Zoom CEO says company reached 200 million daily users in March

Zoom CEO says company reached 200 million daily users in March
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Video conferencing company Zoom announced this week that around 200 million daily meeting participants used its services in March as the coronavirus forced people to stay home, up from a maximum daily average of 10 million in December. 

Zoom CEO Eric Yuan announced the spike in a blog post, saying usage had “ballooned overnight” to far surpass expectations. Around 90,000 schools in 20 countries were among those using Zoom as people worldwide have increasingly turned to the platform for everything from work meetings to happy hours.

The company has faced concerns in recent days about its cybersecurity and privacy policies, issues that Yuan vowed to address. 

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“For the past several weeks, supporting this influx of users has been a tremendous undertaking and our sole focus,” Yuan wrote. “However, we recognize that we have fallen short of the community’s — and our own — privacy and security expectations. For that, I am deeply sorry.”

These issues have included the new phenomenon of “Zoom bombing” in which an uninvited individual or group has disrupted educational, social or other meetings, often screaming offensive statements. The company also had a class-action lawsuit filed against it this week by a user following reports that Zoom was sending some analytics data to Facebook. 

Yuan said the company “appreciated” the scrutiny from journalists and security experts in recent weeks, saying the concerns raised would “make Zoom better.”

In order to address the company’s problems, Yuan detailed steps taken including removing Facebook’s software development kit to stop the collection of unnecessary user data, updating Zoom’s privacy policy to be more transparent, giving tips to users to prevent Zoom bombings and offering more specific programs for classes on Zoom.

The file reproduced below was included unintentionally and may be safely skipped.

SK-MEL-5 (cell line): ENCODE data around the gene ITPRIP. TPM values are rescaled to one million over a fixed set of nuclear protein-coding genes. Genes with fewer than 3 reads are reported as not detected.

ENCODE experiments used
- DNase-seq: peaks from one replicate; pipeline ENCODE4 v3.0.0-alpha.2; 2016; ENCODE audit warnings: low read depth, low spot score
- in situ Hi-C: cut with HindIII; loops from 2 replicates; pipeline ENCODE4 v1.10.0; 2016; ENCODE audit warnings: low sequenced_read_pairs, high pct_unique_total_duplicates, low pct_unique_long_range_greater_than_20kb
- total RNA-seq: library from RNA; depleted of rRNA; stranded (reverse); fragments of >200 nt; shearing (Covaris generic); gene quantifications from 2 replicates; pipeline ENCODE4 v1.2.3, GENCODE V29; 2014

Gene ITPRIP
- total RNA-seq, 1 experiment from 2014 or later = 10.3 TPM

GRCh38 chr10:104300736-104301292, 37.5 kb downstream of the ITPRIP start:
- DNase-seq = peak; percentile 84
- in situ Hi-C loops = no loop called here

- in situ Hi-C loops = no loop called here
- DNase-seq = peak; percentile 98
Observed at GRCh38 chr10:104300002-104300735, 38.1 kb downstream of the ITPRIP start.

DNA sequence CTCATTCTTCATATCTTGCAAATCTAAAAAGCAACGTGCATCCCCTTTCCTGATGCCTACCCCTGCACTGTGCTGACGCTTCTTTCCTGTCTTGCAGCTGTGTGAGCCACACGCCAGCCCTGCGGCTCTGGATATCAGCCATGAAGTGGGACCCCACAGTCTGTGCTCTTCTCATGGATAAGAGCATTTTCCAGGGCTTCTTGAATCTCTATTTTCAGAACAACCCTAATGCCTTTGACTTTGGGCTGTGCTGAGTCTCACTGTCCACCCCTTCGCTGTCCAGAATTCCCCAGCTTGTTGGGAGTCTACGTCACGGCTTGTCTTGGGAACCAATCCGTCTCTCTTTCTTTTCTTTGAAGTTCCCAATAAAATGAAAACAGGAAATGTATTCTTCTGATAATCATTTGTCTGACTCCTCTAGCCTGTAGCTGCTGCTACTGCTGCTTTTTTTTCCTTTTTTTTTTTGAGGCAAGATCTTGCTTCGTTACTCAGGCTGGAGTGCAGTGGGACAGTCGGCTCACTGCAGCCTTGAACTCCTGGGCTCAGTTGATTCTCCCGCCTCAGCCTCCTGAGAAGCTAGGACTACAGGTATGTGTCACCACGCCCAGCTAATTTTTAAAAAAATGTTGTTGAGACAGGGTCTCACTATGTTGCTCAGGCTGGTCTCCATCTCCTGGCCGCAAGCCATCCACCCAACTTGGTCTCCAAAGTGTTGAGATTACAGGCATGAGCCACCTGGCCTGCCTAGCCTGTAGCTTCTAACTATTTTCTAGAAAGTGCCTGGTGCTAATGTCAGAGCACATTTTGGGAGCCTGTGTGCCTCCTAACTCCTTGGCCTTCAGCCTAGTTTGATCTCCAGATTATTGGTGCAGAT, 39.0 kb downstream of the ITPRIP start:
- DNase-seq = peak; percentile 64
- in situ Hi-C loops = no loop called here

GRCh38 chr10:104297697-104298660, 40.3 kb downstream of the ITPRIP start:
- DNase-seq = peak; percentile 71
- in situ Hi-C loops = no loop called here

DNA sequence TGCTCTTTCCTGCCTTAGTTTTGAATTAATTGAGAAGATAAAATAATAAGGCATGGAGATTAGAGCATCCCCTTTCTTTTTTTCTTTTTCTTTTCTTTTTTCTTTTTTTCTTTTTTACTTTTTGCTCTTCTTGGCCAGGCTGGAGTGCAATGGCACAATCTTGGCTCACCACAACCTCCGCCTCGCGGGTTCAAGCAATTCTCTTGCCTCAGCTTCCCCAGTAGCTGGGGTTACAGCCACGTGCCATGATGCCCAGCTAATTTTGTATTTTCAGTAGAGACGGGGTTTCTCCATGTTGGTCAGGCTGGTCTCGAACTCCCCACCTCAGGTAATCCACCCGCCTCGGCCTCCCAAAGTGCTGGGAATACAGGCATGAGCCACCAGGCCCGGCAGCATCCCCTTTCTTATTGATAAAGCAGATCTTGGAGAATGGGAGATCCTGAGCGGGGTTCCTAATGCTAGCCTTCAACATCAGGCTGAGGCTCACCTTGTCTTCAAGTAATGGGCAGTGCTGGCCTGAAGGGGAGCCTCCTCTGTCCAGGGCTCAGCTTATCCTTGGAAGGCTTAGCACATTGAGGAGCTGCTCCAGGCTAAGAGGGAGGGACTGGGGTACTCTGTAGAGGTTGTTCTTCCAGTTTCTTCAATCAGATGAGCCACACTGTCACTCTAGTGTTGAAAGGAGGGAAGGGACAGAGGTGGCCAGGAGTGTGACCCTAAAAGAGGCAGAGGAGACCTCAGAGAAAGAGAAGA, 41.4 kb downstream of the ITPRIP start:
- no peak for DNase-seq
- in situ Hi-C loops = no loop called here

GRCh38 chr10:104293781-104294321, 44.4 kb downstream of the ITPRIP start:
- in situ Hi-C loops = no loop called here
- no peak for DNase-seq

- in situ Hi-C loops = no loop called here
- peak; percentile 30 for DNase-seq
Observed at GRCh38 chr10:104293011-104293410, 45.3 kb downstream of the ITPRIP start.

In the next 90 days, the company also intends to conduct a third-party security review of its platform to root out vulnerabilities, do cyber penetration tests and begin weekly webinars detailing Zoom privacy and security upgrades. 

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“We did not design the product with the foresight that, in a matter of weeks, every person in the world would suddenly be working, studying, and socializing from home,” Yuan wrote. “We now have a much broader set of users who are utilizing our product in a myriad of unexpected ways, presenting us with challenges we did not anticipate when the platform was conceived.”

The efforts Zoom is taking to address security and privacy concerns come on the heels of several lawmakers looking into the company.

On Tuesday, Sen. Richard Blumenthal (D-Conn.) sent a letter to Yuan asking questions around how the company was protecting users, and New York Attorney General Letitia James (D) has zeroed in on Zoom as well. Sen. Ron WydenRonald (Ron) Lee WydenTrump tax revelations shine a spotlight on IRS enforcement Bottom line Hillicon Valley: Subpoenas for Facebook, Google and Twitter on the cards | Wray rebuffs mail-in voting conspiracies | Reps. raise mass surveillance concerns MORE (D-Ore.) told The Hill on Wednesday that he is also looking into Zoom. 

The company has seen a surge in its stock prices as its user numbers have increased, with Business Insider estimating that Yuan has made nearly $4 billion in the past three months alone.